Once upon a time, I was a cricket fan. My introduction to the sport, as for so many people born in the 1950s, was through the suave tones on the radio of such commentators as Alan McGilvray, Lindsay Hassett, John Arlott, Tony Cozier … This early interest impressed my parents so much that I was taken – at the age of five – to watch the one-day match between the Southern Highlands and the inimitable West Indies in the summer of 1960-1961 at Manuka Oval. (I lasted until the luncheon break. Then my mother took me home, leaving my father to watch the rest of the match in peace.)
Cricket continued as a background to my life during the 1960s and 1970s – an exciting yet reassuringly predictable part of summer. Then came Packer’s Circus, and the move from cricket’s status as an essentially amateur but – where professional – lowly-paid sport to one where the top players suddenly received substantial rewards. With that change came, to my eyes at any rate, a change as well to the nature of the game: the gradual disappearance of “sporting” behaviour, the longevity of the top players (because of the money – after all, what other career options do most of them have after 15 plus years in the game?) to the detriment of youngsters wanting to have a go at representing their countries at the highest level – in short, the commodification of the game for the benefit of promoters and media proprietors. During the 1980s and 1990s I rapidly lost interest, and though I could generally tell you the results of a series, I rarely listened or watched any more.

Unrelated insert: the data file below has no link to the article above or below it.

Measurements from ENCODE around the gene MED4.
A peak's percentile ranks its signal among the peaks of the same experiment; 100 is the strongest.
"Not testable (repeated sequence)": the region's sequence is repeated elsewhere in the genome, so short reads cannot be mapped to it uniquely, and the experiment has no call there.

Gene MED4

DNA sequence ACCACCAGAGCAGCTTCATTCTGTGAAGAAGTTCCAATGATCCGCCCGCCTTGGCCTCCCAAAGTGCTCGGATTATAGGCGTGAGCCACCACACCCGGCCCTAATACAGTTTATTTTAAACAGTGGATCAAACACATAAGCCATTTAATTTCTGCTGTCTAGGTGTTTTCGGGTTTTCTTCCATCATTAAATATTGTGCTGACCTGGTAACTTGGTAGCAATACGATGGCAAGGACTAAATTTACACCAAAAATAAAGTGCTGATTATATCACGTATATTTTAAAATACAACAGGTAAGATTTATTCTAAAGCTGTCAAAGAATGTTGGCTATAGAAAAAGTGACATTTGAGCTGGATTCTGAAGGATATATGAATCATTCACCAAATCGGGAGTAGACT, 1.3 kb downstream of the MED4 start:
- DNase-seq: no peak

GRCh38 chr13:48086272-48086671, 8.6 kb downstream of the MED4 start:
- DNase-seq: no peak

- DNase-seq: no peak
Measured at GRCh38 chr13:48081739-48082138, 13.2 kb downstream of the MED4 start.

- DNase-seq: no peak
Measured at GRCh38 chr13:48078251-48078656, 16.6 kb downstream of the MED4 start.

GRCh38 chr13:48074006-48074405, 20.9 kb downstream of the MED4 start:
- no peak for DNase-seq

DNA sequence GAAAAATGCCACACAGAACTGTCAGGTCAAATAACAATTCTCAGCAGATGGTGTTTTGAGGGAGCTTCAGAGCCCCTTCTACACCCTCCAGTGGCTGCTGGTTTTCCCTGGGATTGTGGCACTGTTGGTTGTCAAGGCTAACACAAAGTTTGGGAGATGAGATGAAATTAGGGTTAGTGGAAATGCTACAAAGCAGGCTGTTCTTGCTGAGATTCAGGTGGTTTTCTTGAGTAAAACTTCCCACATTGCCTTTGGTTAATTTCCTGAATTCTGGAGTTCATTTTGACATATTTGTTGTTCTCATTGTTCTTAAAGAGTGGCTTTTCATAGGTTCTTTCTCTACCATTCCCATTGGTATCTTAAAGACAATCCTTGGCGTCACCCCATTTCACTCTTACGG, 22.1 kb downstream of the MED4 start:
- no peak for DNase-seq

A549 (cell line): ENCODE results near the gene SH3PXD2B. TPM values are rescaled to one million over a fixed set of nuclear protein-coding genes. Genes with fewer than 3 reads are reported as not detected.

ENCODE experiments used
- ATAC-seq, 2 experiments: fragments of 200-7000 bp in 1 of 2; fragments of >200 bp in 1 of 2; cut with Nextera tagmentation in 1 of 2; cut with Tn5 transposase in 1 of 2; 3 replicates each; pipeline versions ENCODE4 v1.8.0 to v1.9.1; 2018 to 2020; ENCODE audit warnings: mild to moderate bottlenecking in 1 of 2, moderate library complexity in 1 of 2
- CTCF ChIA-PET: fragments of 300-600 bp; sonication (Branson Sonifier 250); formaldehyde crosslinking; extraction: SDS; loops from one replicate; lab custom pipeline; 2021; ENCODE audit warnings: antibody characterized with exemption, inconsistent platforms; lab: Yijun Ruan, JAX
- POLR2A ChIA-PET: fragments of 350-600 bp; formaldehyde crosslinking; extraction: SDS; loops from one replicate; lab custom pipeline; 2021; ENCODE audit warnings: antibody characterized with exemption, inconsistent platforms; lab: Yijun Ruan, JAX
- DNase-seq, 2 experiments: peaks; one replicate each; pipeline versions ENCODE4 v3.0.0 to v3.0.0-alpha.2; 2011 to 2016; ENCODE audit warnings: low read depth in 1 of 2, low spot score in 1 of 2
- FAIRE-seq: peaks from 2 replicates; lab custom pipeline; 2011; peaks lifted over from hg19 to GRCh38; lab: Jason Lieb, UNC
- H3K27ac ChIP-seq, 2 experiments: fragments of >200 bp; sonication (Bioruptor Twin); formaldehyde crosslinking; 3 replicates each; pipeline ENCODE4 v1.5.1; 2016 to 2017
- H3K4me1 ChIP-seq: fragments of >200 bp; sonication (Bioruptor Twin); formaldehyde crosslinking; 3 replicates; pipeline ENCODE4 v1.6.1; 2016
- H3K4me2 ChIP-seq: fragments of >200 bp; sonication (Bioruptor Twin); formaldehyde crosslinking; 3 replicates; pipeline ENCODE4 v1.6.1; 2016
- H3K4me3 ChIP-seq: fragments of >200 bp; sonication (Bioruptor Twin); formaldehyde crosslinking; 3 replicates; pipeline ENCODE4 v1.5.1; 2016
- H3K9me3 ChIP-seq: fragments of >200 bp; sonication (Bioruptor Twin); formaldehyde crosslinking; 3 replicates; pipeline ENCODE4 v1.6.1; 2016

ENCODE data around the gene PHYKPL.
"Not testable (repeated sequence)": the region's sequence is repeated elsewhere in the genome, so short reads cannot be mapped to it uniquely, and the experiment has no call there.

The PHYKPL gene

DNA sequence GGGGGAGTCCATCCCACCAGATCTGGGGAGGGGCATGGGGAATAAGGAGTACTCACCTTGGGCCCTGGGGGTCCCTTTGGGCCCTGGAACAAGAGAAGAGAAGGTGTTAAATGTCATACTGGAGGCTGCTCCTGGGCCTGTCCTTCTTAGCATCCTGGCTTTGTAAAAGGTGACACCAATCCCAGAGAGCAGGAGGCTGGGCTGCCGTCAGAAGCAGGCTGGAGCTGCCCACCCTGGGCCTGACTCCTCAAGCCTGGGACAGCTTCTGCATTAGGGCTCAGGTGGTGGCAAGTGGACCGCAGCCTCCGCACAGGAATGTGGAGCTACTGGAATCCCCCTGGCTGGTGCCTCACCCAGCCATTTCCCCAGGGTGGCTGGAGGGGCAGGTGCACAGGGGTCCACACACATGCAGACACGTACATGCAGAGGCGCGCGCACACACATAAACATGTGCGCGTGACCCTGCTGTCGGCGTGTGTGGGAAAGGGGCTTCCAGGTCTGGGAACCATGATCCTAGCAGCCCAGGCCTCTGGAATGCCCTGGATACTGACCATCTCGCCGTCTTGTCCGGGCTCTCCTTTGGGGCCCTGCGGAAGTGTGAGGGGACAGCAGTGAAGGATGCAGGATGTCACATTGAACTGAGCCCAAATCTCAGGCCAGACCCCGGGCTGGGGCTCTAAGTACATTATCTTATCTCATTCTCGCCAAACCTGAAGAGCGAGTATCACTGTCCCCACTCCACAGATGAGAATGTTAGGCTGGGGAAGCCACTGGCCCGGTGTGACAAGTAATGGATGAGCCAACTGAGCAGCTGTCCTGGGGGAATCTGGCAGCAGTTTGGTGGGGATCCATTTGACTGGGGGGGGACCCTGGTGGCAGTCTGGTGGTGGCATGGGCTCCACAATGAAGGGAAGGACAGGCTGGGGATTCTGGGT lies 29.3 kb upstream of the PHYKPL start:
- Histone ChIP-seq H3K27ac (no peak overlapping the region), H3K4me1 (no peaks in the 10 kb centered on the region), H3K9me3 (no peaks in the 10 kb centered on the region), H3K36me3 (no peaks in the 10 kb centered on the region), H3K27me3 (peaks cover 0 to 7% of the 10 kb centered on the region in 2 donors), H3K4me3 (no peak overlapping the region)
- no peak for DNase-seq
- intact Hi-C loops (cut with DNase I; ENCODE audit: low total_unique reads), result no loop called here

Then, in the late 1990s, Adam Gilchrist erupted onto the scene. My interest in cricket was revived – not merely because he was a very good keeper (not the greatest, but still pretty damn’ fine) and an enchanting batsman, but because of the spirit in which he played the game. He walked – even when the umpire had given him not out – if he believed that he was truly out.
After delivering the 2009 Cowdery Lecture– which even cricket traditionalists may find interesting – Gilchrist, in conversation with Mark Nicholas, was asked about the time when he “walked” in the 2003 World Cup semi-final against Sri Lanka, even though the umpire had ruled in his favour. This is my transcript of Gilchrist’s explanation, which I first heard on 28 June 2009. To me this illustrates his personal integrity, which why I admire him as a cricketer, and more importantly, as a person (any errors in the transcript are my responsibility):
It’s something that I guess was ingrained early in my life. I spoke right at the start about my parents and the values and qualities that they instil in you as a person. I guess that’s what defines you and carries you through your journey of life, and for me it’s been a cricketing journey. Probably two significant moments in my career that I hadn’t really thought about until around, funnily enough, the semi-final in the World Cup in 2003 after the well-documented walking incident in that match. That was the catalyst for me to start thinking and thinking why have I got this approach.